How to Make Vermicompost – The Power of Worms for a Healthier Garden

Written By Jennifer

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Vermicompost is a mixture of decomposing food and vegetable scraps, bedding materials, and worm castings, a nice way to describe worm manure.

Vermicomposting needs red composting worms, also called red wigglers. They work as a team along with microorganisms to produce worm castings, a type of organic compost that is highly prized by gardeners.

The end result is an extremely rich and valuable compost.

The convenience factor is high as once the bin is set up correctly the maintenance is minimal.

How To Make Vermicompost

To make vermicompost, you will need a few basic supplies, including a worm bin, bedding material, food for the worms and red wiggler worms.

how to make vermicompost - visual representation
A simple illustration to visually show how to make vermicompost!

Setting up the worm bin correctly is crucial to the success of making vermicomposting, so it’s important to choose the right location and bedding material.

Once you have your bin set up and your worms in place, you can start adding kitchen scraps and other organic waste to the bin.

Over time, the worms will break down the waste and turn it into vermicompost that can be used to nourish your plants.

Cold climates are fine for worm bins providing the worms are kept fed. A worm farm can quite happily sit inside if conditions are too cold.

A worm bin or worm farm not only produces vermicompost (worm castings) but also a liquid fertilizer or worm tea. It is easy to collect as the bin has a spigot at the bottom for collecting the liquid fertilizer.

The worm tea is diluted with water in a 1:10 ratio approximately.  There are no hard and fast rules about this.

Did you know that you can buy worm tea? This could be useful while you are waiting for yours to brew!

Liquid Concentrate Worm Tea - Liquid Worm Castings Organic Fertilizer - Organic Compost Tea for Plants & Bokashi, Quart (32 oz)

Feeding The Worms to Make Vermicompost

Feeding your worms is a crucial part of vermicomposting success. Worms eat a variety of organic materials, including food scraps, vegetable waste, and other easily throw food.

In this section, we will discuss the best food scraps to feed your worms and how to prepare them.

I have also written another article about what to feed your worms that gives more detail.

Kitchen leftovers and scraps are suitable for adding to your worm bin for the worms to eat and produce worm manure.

Things To Include When Feeding Composting Worms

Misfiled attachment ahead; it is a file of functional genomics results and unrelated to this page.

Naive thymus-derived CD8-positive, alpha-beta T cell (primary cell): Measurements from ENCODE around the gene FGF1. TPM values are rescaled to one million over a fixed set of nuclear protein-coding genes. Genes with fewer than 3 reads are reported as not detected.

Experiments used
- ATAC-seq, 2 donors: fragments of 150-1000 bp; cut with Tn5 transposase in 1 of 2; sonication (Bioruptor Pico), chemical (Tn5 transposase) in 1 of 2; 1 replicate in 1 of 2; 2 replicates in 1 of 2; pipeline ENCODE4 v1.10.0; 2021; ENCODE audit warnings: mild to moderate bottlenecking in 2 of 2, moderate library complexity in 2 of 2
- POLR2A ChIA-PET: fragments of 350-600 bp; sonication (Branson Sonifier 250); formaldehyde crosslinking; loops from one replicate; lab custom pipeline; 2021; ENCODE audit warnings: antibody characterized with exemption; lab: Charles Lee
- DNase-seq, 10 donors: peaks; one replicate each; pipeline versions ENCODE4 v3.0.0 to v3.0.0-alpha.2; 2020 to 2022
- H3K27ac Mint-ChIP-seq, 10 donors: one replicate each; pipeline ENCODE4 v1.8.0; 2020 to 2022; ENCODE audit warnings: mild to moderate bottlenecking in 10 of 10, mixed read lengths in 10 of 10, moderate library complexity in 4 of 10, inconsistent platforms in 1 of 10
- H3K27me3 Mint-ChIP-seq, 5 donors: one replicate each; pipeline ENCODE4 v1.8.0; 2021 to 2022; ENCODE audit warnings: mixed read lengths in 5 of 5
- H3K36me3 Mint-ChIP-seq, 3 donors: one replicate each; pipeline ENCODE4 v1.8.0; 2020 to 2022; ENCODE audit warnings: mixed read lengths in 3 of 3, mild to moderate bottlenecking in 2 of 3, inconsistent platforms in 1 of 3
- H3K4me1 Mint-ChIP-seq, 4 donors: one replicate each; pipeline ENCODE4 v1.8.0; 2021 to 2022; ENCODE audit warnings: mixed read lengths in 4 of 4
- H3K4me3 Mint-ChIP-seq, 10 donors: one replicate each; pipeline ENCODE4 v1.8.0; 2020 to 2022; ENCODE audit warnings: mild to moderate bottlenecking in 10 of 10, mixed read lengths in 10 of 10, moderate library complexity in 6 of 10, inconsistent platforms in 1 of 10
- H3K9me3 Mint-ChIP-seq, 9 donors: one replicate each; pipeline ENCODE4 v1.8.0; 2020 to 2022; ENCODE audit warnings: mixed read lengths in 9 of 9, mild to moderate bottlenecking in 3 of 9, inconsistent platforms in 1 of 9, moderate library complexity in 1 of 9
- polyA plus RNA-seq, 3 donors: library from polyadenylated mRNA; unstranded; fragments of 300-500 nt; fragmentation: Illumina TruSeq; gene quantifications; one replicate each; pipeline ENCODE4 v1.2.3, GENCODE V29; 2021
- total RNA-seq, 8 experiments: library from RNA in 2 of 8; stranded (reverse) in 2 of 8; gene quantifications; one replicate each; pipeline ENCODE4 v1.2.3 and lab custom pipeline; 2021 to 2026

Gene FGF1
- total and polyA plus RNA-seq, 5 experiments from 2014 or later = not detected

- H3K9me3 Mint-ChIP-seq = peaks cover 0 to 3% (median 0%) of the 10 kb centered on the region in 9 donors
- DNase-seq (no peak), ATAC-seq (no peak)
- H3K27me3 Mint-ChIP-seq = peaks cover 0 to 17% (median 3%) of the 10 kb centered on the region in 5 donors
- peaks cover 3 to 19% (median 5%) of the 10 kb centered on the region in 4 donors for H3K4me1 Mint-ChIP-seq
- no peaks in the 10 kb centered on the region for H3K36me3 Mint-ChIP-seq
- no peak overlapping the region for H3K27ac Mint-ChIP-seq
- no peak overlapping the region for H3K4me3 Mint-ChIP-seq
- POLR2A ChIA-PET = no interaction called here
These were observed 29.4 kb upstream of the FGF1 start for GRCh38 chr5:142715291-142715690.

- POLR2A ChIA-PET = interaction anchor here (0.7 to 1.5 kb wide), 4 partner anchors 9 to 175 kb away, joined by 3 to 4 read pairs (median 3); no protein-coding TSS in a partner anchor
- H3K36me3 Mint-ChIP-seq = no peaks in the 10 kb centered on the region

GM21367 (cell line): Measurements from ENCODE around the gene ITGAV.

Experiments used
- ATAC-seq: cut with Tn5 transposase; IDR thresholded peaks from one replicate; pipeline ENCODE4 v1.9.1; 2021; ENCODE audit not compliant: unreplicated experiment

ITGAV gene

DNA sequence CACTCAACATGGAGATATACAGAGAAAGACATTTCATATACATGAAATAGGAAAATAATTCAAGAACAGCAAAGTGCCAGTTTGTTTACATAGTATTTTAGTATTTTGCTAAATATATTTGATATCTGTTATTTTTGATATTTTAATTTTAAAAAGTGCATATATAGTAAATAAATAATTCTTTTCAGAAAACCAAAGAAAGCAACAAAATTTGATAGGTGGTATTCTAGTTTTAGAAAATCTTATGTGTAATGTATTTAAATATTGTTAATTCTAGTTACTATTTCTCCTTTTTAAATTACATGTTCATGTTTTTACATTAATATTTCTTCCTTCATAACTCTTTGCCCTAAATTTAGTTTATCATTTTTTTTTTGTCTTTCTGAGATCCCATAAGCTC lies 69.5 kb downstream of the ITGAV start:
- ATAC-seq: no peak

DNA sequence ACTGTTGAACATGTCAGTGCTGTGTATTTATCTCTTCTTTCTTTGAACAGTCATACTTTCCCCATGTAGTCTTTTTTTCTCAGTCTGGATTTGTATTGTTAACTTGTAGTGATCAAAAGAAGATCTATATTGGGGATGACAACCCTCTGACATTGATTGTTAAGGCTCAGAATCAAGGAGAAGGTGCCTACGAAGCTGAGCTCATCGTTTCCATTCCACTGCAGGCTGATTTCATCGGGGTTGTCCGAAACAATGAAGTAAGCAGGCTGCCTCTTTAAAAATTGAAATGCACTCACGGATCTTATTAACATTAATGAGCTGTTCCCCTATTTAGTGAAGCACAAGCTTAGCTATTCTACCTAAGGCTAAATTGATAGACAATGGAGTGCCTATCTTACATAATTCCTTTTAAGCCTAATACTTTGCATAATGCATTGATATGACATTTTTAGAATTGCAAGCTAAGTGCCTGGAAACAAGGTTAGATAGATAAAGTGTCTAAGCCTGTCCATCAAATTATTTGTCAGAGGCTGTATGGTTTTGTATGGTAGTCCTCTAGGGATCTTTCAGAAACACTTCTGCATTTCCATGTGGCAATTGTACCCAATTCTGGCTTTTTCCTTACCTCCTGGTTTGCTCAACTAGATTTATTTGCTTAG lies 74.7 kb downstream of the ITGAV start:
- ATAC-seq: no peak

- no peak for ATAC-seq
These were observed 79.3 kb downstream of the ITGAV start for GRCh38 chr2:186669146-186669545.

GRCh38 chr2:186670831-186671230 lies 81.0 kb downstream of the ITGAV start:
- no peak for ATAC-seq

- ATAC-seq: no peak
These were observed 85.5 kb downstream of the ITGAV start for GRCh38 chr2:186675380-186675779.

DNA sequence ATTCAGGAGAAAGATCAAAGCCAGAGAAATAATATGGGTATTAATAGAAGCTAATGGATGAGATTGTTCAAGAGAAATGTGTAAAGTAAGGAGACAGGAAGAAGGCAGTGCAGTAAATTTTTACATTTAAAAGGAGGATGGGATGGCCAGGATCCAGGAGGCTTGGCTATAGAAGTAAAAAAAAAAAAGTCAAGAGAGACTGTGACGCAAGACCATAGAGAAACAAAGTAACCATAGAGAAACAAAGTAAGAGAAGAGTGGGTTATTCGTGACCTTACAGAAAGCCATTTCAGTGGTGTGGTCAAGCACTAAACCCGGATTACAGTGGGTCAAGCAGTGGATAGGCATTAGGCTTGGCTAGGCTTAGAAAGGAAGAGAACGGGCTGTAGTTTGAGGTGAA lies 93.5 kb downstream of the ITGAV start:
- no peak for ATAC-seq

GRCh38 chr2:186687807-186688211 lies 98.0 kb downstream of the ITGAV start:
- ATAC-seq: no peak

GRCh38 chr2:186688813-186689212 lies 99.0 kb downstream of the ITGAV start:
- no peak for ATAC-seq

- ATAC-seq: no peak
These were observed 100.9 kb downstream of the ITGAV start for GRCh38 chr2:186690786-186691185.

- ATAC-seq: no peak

Some of the best food scraps to feed your worms include banana peels, coffee grounds, tea bags, crushed eggshells, vegetable scraps and fruit peels.

These materials are rich in nutrients and provide a good balance of carbon and nitrogen, which is essential for the growth of composting worms.

You can also add some shredded paper or cardboard to your vermicomposting bin to help balance the carbon to nitrogen ratio.

Things To Avoid When Feeding Composting Worms

When feeding your composting worms, it’s important to avoid certain types of food scraps, such as meat, dairy, and oils. Meat, dairy and oils can attract pests and cause unpleasant odors in your vermicomposting bin.

It’s also important to avoid feeding your worms any food scraps that have been treated with pesticides or other chemicals.

Some gardeners say grains are fine to add, while others disagree.

All agree that greasy foods, dairy products, and meats should not be used in a worm bin. Place your food offerings beneath the bedding, preferably in a corner of the worm bin.

Avoid acidic fruit and vegetables for  such as oranges and use onions sparingly

Chop The Food Scraps Into Small Pieces

To prepare your food scraps for your worms, chop them into small pieces or blend them in a food processor. This will make it easier for your worms to digest the material.

Worm food below is also available as a supplement to ensure your worms get the nutrition and energy they need to thrive.

Protogro NightCrawlers, Superworms, Red Wigglers, Compost & Bait Worm Food, 2 Lbs (2 Lbs)

Understanding Vermicomposting

Vermicomposting is a process of composting using worms to break down organic waste into nutrient organic compost. It is an easy and effective way to turn your kitchen waste and scraps into a beneficial soil additive.

Worm composting is a natural process that mimics the way worms naturally live in the soil.

The worms consume organic waste and excrete castings, which are rich in nitrogen, phosphorus, and potassium. These castings can be used as a soil amendment to improve plant growth and health.

An indoor vermicomposting system is an ideal way to produce vermicompost year round. It requires minimal space and can be done in a small apartment or even a closet.

A worm bin can be made from a variety of materials, including plastic totes, wooden boxes, or even old dresser drawers.

To make vermicompost, you will need worms.

Red wigglers are the most common type of worm used for vermicomposting. They are easy to care for and can consume up to half their weight in organic waste each day.

When setting up your worm bin, it is important to provide a suitable environment for the worms. The worm bedding material should be moist but not too wet, and the temperature should be between 55-77°F.

Selecting the Right Worms